This is how the president portrays the public sector at a level of glittering generality. Then there's the reality of all that government that is too big for him to monitor, the workings of which he learns about only when he reads the newspapers and watches TV. There's the incompetence, the dishonesty and the self-justification. There's the spectacular unfairness and the obtuseness, all exemplified in the Internal Revenue Service scandal.

The innocent explanation of the affair is that the IRS's Cincinnati office was so poorly run, it couldn't manage to stop itself from discriminating against tea-party organizations applying for 501(c)(4) status - for years.

As it happens, the recent reporting on the Cincinnati office portrays a dreary backwater with all the elan of your local Department of Motor Vehicles. But not discriminating against organizations shouldn't be overly difficult. It doesn't require any technical expertise, just a modicum of fairness. The IRS couldn't summon it.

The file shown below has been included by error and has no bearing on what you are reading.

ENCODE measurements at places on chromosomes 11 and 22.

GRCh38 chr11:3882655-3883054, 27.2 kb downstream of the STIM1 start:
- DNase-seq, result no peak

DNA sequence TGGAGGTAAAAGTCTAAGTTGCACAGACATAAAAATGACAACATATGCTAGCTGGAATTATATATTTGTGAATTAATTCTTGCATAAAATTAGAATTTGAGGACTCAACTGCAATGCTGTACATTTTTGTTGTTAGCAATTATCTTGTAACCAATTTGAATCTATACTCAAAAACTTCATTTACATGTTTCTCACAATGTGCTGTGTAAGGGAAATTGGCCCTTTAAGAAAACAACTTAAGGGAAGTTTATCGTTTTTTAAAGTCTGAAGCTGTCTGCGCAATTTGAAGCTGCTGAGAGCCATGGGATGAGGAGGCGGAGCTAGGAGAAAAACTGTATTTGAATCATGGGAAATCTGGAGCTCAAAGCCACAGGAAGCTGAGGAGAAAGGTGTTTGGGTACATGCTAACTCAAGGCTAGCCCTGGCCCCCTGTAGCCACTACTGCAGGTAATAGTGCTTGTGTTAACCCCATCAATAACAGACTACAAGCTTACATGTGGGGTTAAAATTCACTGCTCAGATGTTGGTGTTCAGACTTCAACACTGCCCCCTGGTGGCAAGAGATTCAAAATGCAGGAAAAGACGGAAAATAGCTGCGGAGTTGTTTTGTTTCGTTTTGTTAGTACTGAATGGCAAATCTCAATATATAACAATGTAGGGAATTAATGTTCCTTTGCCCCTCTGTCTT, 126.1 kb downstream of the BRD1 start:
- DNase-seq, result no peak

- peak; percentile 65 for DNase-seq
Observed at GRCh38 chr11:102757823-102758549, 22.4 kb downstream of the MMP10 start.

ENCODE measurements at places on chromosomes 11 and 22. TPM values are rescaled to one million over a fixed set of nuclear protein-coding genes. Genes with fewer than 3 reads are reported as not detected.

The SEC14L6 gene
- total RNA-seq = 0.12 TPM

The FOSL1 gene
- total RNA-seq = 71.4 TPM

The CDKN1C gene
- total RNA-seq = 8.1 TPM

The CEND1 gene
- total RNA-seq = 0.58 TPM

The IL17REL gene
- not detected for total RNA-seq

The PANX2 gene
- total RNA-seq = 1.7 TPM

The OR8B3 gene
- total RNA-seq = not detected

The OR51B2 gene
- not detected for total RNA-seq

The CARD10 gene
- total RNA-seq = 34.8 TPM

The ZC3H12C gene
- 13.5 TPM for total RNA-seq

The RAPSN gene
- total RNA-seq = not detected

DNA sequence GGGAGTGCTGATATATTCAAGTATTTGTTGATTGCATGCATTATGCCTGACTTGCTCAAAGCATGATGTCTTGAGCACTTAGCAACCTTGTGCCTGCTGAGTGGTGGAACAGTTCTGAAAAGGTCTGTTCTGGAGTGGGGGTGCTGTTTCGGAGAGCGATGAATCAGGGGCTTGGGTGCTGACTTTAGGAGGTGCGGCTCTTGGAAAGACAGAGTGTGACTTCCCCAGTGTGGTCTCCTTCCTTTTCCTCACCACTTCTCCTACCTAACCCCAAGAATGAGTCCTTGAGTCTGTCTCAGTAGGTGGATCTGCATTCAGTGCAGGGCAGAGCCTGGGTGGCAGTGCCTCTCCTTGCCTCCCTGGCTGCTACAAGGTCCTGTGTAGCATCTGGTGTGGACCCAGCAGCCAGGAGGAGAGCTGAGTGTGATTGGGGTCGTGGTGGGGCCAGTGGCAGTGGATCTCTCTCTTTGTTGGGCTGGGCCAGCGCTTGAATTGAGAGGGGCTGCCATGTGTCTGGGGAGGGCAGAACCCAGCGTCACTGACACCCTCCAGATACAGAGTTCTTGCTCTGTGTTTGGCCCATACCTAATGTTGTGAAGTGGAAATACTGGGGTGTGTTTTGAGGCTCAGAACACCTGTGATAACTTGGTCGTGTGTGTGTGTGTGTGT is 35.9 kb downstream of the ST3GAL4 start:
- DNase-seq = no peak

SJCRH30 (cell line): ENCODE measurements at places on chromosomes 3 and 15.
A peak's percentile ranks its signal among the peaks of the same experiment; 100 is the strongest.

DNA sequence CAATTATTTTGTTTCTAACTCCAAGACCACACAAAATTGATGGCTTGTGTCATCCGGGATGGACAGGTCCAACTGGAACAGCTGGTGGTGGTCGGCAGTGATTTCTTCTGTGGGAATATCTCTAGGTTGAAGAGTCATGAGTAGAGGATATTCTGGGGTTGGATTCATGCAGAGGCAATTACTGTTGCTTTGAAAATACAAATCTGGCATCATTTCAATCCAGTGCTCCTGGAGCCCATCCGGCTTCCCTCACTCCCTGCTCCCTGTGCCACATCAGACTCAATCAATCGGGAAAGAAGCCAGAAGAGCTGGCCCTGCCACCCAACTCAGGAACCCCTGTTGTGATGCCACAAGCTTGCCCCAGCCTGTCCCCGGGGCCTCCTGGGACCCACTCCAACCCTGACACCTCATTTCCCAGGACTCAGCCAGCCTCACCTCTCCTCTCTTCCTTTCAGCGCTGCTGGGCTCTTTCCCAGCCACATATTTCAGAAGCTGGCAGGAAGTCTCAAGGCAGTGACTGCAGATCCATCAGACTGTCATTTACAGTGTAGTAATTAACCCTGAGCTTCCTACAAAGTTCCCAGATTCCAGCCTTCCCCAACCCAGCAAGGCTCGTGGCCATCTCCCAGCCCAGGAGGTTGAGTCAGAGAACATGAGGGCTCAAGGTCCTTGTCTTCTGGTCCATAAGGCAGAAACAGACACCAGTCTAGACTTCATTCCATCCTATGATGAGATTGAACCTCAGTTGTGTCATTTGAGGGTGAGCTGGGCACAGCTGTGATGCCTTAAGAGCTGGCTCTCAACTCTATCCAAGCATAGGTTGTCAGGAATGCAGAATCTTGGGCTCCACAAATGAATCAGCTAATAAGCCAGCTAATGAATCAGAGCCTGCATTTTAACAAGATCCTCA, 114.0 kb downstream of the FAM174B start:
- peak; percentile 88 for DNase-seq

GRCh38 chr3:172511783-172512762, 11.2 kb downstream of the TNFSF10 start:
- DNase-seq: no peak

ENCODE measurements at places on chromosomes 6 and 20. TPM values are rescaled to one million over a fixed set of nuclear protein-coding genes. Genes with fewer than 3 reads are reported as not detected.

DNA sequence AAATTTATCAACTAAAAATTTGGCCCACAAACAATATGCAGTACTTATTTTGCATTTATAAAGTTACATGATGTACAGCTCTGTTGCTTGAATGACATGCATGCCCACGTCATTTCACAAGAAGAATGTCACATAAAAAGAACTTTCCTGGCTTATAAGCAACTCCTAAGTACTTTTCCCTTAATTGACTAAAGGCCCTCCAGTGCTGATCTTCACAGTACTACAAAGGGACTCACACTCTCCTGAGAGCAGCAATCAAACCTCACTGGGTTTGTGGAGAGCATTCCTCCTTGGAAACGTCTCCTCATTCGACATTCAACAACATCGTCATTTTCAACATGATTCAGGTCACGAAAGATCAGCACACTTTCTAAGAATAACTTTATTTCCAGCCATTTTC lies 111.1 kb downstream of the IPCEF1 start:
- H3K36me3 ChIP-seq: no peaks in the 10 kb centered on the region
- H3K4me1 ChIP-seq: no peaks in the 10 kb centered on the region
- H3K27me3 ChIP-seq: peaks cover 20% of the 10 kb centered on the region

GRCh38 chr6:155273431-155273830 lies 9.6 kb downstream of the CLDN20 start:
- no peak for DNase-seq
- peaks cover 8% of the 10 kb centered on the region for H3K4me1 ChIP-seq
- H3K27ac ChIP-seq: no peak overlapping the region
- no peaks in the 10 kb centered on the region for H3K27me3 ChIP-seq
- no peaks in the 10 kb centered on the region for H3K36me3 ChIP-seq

According to Lois Lerner, the director of the Internal Revenue Service's tax-exempt organizations division and the poster-bureaucrat for the scandal, there was a flood of applications for 501(c)(4)s that necessitated the "centralization" of the cases. The targeting of the tea-party groups wasn't targeting at all, but an efficiency measure gone awry. "They did it because they were working together," Lerner says. "This was a streamlined way for them to refer to the cases."

In fact, The Washington Post notes that the number of applications barely ticked up from 2009 to 2010, when the practice of selecting tea-party groups began. It also makes no sense to respond to an overwhelming influx of applications with multiple rounds of intrusive and extraneous questions and with years-long delays. That is a way to create a backlog, not to alleviate it. It is a way to create more work, not less.